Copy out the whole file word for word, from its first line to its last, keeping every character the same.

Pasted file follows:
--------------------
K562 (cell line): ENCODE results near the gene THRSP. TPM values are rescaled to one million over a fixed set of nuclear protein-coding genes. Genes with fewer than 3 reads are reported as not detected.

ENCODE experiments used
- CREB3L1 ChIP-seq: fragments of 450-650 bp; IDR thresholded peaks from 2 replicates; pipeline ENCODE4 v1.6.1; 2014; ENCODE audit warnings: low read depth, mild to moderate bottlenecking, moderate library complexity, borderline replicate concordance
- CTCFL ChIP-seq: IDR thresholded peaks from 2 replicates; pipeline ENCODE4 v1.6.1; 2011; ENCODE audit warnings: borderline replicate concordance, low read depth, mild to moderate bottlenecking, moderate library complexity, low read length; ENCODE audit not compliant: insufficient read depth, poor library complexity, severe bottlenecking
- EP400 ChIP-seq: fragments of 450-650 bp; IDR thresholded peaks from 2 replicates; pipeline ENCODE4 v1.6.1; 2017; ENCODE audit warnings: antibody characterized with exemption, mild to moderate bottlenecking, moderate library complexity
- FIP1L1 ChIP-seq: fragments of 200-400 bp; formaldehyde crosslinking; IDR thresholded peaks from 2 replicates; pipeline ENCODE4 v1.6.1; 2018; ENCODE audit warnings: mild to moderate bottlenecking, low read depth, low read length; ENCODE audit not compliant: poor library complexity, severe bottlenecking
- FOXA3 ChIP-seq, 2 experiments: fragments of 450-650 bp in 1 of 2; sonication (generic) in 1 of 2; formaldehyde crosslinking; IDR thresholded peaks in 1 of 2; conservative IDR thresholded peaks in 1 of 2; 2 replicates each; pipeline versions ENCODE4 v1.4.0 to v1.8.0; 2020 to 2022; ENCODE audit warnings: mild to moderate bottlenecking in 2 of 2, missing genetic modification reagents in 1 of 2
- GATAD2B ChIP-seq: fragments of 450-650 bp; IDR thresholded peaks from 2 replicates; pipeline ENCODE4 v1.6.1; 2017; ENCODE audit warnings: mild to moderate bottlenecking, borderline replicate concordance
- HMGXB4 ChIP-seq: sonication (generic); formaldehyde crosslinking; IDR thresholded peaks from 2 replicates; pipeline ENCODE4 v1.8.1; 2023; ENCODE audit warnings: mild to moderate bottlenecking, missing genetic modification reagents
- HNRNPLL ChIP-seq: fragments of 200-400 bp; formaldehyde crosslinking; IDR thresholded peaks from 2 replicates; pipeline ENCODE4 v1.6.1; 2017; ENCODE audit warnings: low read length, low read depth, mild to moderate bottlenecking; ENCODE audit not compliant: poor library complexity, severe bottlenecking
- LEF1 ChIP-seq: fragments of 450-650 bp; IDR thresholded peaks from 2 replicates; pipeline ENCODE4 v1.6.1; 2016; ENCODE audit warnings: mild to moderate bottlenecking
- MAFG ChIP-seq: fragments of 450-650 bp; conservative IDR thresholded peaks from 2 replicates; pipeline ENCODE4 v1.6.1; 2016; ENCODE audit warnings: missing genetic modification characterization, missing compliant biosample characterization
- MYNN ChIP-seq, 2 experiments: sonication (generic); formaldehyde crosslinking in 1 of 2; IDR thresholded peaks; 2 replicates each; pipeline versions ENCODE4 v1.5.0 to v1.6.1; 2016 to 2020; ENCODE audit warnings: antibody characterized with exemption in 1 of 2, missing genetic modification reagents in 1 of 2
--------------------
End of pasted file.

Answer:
K562 (cell line): ENCODE results near the gene THRSP. TPM values are rescaled to one million over a fixed set of nuclear protein-coding genes. Genes with fewer than 3 reads are reported as not detected.

ENCODE experiments used
- CREB3L1 ChIP-seq: fragments of 450-650 bp; IDR thresholded peaks from 2 replicates; pipeline ENCODE4 v1.6.1; 2014; ENCODE audit warnings: low read depth, mild to moderate bottlenecking, moderate library complexity, borderline replicate concordance
- CTCFL ChIP-seq: IDR thresholded peaks from 2 replicates; pipeline ENCODE4 v1.6.1; 2011; ENCODE audit warnings: borderline replicate concordance, low read depth, mild to moderate bottlenecking, moderate library complexity, low read length; ENCODE audit not compliant: insufficient read depth, poor library complexity, severe bottlenecking
- EP400 ChIP-seq: fragments of 450-650 bp; IDR thresholded peaks from 2 replicates; pipeline ENCODE4 v1.6.1; 2017; ENCODE audit warnings: antibody characterized with exemption, mild to moderate bottlenecking, moderate library complexity
- FIP1L1 ChIP-seq: fragments of 200-400 bp; formaldehyde crosslinking; IDR thresholded peaks from 2 replicates; pipeline ENCODE4 v1.6.1; 2018; ENCODE audit warnings: mild to moderate bottlenecking, low read depth, low read length; ENCODE audit not compliant: poor library complexity, severe bottlenecking
- FOXA3 ChIP-seq, 2 experiments: fragments of 450-650 bp in 1 of 2; sonication (generic) in 1 of 2; formaldehyde crosslinking; IDR thresholded peaks in 1 of 2; conservative IDR thresholded peaks in 1 of 2; 2 replicates each; pipeline versions ENCODE4 v1.4.0 to v1.8.0; 2020 to 2022; ENCODE audit warnings: mild to moderate bottlenecking in 2 of 2, missing genetic modification reagents in 1 of 2
- GATAD2B ChIP-seq: fragments of 450-650 bp; IDR thresholded peaks from 2 replicates; pipeline ENCODE4 v1.6.1; 2017; ENCODE audit warnings: mild to moderate bottlenecking, borderline replicate concordance
- HMGXB4 ChIP-seq: sonication (generic); formaldehyde crosslinking; IDR thresholded peaks from 2 replicates; pipeline ENCODE4 v1.8.1; 2023; ENCODE audit warnings: mild to moderate bottlenecking, missing genetic modification reagents
- HNRNPLL ChIP-seq: fragments of 200-400 bp; formaldehyde crosslinking; IDR thresholded peaks from 2 replicates; pipeline ENCODE4 v1.6.1; 2017; ENCODE audit warnings: low read length, low read depth, mild to moderate bottlenecking; ENCODE audit not compliant: poor library complexity, severe bottlenecking
- LEF1 ChIP-seq: fragments of 450-650 bp; IDR thresholded peaks from 2 replicates; pipeline ENCODE4 v1.6.1; 2016; ENCODE audit warnings: mild to moderate bottlenecking
- MAFG ChIP-seq: fragments of 450-650 bp; conservative IDR thresholded peaks from 2 replicates; pipeline ENCODE4 v1.6.1; 2016; ENCODE audit warnings: missing genetic modification characterization, missing compliant biosample characterization
- MYNN ChIP-seq, 2 experiments: sonication (generic); formaldehyde crosslinking in 1 of 2; IDR thresholded peaks; 2 replicates each; pipeline versions ENCODE4 v1.5.0 to v1.6.1; 2016 to 2020; ENCODE audit warnings: antibody characterized with exemption in 1 of 2, missing genetic modification reagents in 1 of 2